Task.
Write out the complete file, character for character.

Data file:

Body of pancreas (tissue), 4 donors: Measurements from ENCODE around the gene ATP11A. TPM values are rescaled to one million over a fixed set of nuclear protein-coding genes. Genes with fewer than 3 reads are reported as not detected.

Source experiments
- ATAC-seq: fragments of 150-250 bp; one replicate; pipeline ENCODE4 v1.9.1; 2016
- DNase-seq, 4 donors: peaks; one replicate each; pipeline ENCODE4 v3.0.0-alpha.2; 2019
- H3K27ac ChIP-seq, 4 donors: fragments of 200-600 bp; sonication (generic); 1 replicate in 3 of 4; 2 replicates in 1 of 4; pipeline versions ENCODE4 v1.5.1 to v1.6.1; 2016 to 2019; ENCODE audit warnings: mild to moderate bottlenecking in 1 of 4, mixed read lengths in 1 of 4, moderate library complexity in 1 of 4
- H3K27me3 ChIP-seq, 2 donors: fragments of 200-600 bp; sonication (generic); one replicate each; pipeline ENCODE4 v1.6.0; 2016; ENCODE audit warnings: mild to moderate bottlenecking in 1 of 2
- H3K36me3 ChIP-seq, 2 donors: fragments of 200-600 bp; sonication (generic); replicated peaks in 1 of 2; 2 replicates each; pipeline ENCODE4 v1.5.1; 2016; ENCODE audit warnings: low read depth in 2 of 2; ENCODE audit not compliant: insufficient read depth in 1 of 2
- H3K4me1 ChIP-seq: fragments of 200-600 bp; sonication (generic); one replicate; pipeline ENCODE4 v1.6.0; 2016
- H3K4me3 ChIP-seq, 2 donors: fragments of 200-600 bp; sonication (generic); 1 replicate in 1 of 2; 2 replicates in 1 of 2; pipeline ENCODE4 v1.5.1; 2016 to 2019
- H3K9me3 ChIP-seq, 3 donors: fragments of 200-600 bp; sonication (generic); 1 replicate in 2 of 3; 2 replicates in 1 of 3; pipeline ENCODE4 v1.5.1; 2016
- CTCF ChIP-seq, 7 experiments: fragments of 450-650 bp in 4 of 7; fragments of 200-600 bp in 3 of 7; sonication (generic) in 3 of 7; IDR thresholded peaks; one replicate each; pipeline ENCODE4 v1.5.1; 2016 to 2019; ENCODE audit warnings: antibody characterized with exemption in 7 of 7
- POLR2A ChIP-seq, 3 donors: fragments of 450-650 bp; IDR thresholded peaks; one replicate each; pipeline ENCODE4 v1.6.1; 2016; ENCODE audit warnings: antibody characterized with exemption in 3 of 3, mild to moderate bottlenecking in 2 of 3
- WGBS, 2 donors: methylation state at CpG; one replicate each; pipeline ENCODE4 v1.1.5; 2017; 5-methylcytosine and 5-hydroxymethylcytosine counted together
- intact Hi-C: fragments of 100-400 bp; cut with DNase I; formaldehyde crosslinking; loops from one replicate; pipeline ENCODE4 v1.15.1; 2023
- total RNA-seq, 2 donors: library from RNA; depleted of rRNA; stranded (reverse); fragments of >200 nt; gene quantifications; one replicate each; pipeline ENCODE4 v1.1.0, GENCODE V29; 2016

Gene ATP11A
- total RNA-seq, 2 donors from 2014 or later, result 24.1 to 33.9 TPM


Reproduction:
Body of pancreas (tissue), 4 donors: Measurements from ENCODE around the gene ATP11A. TPM values are rescaled to one million over a fixed set of nuclear protein-coding genes. Genes with fewer than 3 reads are reported as not detected.

Source experiments
- ATAC-seq: fragments of 150-250 bp; one replicate; pipeline ENCODE4 v1.9.1; 2016
- DNase-seq, 4 donors: peaks; one replicate each; pipeline ENCODE4 v3.0.0-alpha.2; 2019
- H3K27ac ChIP-seq, 4 donors: fragments of 200-600 bp; sonication (generic); 1 replicate in 3 of 4; 2 replicates in 1 of 4; pipeline versions ENCODE4 v1.5.1 to v1.6.1; 2016 to 2019; ENCODE audit warnings: mild to moderate bottlenecking in 1 of 4, mixed read lengths in 1 of 4, moderate library complexity in 1 of 4
- H3K27me3 ChIP-seq, 2 donors: fragments of 200-600 bp; sonication (generic); one replicate each; pipeline ENCODE4 v1.6.0; 2016; ENCODE audit warnings: mild to moderate bottlenecking in 1 of 2
- H3K36me3 ChIP-seq, 2 donors: fragments of 200-600 bp; sonication (generic); replicated peaks in 1 of 2; 2 replicates each; pipeline ENCODE4 v1.5.1; 2016; ENCODE audit warnings: low read depth in 2 of 2; ENCODE audit not compliant: insufficient read depth in 1 of 2
- H3K4me1 ChIP-seq: fragments of 200-600 bp; sonication (generic); one replicate; pipeline ENCODE4 v1.6.0; 2016
- H3K4me3 ChIP-seq, 2 donors: fragments of 200-600 bp; sonication (generic); 1 replicate in 1 of 2; 2 replicates in 1 of 2; pipeline ENCODE4 v1.5.1; 2016 to 2019
- H3K9me3 ChIP-seq, 3 donors: fragments of 200-600 bp; sonication (generic); 1 replicate in 2 of 3; 2 replicates in 1 of 3; pipeline ENCODE4 v1.5.1; 2016
- CTCF ChIP-seq, 7 experiments: fragments of 450-650 bp in 4 of 7; fragments of 200-600 bp in 3 of 7; sonication (generic) in 3 of 7; IDR thresholded peaks; one replicate each; pipeline ENCODE4 v1.5.1; 2016 to 2019; ENCODE audit warnings: antibody characterized with exemption in 7 of 7
- POLR2A ChIP-seq, 3 donors: fragments of 450-650 bp; IDR thresholded peaks; one replicate each; pipeline ENCODE4 v1.6.1; 2016; ENCODE audit warnings: antibody characterized with exemption in 3 of 3, mild to moderate bottlenecking in 2 of 3
- WGBS, 2 donors: methylation state at CpG; one replicate each; pipeline ENCODE4 v1.1.5; 2017; 5-methylcytosine and 5-hydroxymethylcytosine counted together
- intact Hi-C: fragments of 100-400 bp; cut with DNase I; formaldehyde crosslinking; loops from one replicate; pipeline ENCODE4 v1.15.1; 2023
- total RNA-seq, 2 donors: library from RNA; depleted of rRNA; stranded (reverse); fragments of >200 nt; gene quantifications; one replicate each; pipeline ENCODE4 v1.1.0, GENCODE V29; 2016

Gene ATP11A
- total RNA-seq, 2 donors from 2014 or later, result 24.1 to 33.9 TPM